THE REGULATION OF GENE EXPRESSION DURING HEART DEVELOPMENT AND DISEASE Public Deposited

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  • March 21, 2019
Creator
  • Callis, Thomas
    • Affiliation: School of Medicine, Department of Cell Biology and Physiology
Abstract
  • Cardiovascular disease remains one of the most common fatal and disabling disorders in the United States. The development of the heart and pathological processes leading to heart disease are intimately linked to the regulation of gene expression. By understanding the complex genetic and molecular pathways controlling cardiac gene expression, new therapies might be developed for the prevention and treatment of heart disease. My research has focused upon the fundamental mechanisms of transcriptional and post-transcriptional regulation of gene expression. In particular, I have investigated how transcription factors and microRNAs (miRNAs) coordinate cardiac gene expression during development and in disease. Myocardin is a cardiac and smooth muscle-specific transcriptional cofactor for serum response factor (SRF). Myocardin potently activates target gene expression by tethering with SRF bound to SRF-responsive elements. However the upstream signaling pathways controlling myocardin activity and specificity were unknown. Bone Morphogenetic Proteins (BMPs) play important roles in cardiovascular development and I find that Smad1, an effector of the BMP signaling pathway, synergistically activates myocardin-dependent cardiac gene expression. This discovery that myocardin participates in a BMP signaling-dependent cardiac gene transcriptional program helps address how myocardin transactivation of cardiac versus smooth muscle genes is controlled. Much of the current understanding of the genetic pathways controlling cardiac gene expression is based upon studies of transcription factors and regulatory enhancer sequences required for cardiac gene transcription. The discovery of miRNAs has further increased this complexity by adding another layer of regulation at the post-transcriptional level. I show that the miR-208 family, miR-208a and miR-208b, are differentially expressed during heart development, paralleling the expression of their respective host genes alpha- and beta-myosin heavy chain (αMHC and βMHC). Using genetically engineered mice that overproduce miR-208a specifically in the heart or lack miR-208a altogether, I show that miR-208a is an important regulator of cardiac hypertrophy and cardiac conduction. Collectively, my studies of the transcription factor myocardin and the miR-208 family extend the current understanding of how cardiac gene expression is regulated during heart development and disease.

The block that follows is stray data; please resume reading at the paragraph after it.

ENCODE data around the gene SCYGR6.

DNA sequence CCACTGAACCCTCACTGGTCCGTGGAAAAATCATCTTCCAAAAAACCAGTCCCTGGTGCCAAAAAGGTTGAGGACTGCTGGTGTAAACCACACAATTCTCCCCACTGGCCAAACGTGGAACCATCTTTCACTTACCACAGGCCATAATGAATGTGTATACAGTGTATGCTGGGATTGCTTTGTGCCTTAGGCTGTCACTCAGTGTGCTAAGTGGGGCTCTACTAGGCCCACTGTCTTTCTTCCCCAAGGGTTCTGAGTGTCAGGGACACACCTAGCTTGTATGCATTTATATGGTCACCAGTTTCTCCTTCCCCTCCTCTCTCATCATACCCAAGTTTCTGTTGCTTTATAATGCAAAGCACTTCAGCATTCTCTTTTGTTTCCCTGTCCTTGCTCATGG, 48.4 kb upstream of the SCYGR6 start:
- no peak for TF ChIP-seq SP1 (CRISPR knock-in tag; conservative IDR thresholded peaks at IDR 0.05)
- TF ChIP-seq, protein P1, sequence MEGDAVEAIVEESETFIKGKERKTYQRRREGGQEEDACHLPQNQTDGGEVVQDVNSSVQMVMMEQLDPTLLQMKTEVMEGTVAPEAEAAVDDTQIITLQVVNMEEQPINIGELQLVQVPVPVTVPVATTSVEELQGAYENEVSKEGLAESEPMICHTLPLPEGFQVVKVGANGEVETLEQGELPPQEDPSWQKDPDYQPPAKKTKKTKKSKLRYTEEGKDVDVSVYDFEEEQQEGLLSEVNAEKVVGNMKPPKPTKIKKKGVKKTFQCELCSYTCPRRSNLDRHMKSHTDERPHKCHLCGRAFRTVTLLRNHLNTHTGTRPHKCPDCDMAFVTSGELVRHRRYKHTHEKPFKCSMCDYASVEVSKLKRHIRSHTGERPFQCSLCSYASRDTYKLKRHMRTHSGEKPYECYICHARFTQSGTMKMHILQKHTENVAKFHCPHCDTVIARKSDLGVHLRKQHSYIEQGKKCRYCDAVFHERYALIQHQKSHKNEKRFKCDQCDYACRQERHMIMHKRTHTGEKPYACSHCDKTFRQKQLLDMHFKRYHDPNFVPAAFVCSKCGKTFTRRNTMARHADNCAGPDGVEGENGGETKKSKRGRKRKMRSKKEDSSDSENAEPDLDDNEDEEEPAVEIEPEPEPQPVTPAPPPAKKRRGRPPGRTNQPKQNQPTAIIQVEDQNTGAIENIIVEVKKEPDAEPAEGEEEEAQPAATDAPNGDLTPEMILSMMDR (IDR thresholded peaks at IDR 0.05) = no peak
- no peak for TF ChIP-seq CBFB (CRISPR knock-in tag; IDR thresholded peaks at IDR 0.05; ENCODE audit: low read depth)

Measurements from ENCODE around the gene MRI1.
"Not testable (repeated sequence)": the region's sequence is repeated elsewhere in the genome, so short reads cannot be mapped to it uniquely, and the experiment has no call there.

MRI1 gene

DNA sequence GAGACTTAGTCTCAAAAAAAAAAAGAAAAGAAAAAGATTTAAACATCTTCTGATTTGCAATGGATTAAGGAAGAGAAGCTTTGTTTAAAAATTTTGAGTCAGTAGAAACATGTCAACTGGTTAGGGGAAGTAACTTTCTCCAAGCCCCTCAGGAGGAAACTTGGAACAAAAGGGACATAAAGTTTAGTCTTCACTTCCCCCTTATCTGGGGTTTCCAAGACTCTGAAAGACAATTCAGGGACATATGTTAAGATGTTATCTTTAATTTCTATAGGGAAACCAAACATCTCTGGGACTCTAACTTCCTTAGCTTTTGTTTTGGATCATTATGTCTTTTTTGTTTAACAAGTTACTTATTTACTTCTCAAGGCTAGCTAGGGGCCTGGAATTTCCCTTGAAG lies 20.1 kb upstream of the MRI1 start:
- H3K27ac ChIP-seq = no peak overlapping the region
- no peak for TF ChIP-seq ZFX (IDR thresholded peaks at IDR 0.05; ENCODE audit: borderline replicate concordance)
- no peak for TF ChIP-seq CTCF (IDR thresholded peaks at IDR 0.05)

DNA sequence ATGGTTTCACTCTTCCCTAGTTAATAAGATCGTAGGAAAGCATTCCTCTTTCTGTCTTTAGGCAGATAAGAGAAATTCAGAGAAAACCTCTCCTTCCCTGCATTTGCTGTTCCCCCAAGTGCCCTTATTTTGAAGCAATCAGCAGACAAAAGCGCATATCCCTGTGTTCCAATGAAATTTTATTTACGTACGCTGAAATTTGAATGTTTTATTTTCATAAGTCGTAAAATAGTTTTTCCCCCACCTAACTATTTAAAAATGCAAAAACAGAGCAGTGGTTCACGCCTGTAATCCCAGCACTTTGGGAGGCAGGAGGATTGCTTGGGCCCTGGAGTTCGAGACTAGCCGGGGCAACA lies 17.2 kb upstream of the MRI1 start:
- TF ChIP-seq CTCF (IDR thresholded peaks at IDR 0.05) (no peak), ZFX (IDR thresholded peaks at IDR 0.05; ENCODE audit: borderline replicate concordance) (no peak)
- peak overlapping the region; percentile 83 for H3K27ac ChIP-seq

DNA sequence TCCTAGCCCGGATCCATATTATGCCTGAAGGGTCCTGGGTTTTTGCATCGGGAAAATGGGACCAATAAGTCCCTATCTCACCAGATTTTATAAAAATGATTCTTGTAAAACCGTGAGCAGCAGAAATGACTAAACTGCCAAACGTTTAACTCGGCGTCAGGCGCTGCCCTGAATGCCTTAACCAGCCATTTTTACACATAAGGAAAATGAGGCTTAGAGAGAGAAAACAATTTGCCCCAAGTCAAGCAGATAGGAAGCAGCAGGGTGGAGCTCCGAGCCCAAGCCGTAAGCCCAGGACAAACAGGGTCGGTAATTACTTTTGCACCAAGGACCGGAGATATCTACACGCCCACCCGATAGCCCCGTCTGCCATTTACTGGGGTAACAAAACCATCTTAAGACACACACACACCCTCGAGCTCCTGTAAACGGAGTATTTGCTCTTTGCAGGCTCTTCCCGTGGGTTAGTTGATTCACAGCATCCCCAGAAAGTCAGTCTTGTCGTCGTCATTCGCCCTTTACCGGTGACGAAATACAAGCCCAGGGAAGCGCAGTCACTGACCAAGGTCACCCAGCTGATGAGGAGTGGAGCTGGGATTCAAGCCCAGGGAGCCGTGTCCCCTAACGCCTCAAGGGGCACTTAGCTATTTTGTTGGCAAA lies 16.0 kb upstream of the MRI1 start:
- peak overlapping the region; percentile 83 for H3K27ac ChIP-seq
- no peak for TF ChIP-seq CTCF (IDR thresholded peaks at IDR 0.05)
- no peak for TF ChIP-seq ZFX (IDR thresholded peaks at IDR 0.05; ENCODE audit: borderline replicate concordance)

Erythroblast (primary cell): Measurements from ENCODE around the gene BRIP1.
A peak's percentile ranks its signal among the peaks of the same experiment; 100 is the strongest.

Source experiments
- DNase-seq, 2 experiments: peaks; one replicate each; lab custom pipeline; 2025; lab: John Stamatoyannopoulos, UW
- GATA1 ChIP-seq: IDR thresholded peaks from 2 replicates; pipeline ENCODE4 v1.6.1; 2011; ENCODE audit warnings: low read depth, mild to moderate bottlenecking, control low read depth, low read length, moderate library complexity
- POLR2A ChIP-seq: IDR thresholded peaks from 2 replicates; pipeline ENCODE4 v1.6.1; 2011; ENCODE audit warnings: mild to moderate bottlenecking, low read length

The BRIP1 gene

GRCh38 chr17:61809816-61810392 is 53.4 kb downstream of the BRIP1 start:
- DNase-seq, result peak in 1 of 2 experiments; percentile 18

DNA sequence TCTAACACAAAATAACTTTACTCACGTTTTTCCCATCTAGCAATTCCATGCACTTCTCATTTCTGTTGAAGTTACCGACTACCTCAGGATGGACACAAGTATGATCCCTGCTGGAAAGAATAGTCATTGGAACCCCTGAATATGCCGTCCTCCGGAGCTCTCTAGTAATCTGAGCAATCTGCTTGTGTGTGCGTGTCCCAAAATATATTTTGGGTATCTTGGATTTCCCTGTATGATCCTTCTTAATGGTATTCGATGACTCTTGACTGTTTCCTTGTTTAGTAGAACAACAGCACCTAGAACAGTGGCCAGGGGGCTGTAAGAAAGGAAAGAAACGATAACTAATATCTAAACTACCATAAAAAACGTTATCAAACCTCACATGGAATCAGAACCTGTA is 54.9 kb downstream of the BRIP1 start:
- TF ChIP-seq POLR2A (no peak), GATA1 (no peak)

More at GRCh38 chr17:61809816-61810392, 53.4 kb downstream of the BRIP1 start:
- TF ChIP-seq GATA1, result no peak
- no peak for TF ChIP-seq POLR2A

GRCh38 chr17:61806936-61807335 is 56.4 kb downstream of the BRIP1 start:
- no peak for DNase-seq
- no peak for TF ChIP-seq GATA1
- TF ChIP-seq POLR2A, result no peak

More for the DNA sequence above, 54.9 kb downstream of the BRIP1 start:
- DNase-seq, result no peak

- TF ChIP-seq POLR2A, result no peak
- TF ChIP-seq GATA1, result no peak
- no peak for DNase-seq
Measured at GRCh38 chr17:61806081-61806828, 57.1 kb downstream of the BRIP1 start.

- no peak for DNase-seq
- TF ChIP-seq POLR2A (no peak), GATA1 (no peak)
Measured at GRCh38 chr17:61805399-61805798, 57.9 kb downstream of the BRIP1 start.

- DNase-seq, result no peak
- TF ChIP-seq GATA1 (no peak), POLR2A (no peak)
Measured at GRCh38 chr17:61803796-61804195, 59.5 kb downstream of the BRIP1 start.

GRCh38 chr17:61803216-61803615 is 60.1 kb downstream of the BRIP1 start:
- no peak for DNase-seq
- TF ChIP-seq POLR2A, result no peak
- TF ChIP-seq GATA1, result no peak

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  • In Copyright
Advisor
  • Bankaitis, Vytas A.
  • Beckers, Con
  • Conlon, Frank
  • Wang, Da-Zhi
  • Majesky, Mark W.
  • Hammond, Scott
Degree
  • Doctor of Philosophy
Degree granting institution
  • University of North Carolina at Chapel Hill Graduate School
Graduation year
  • 2008
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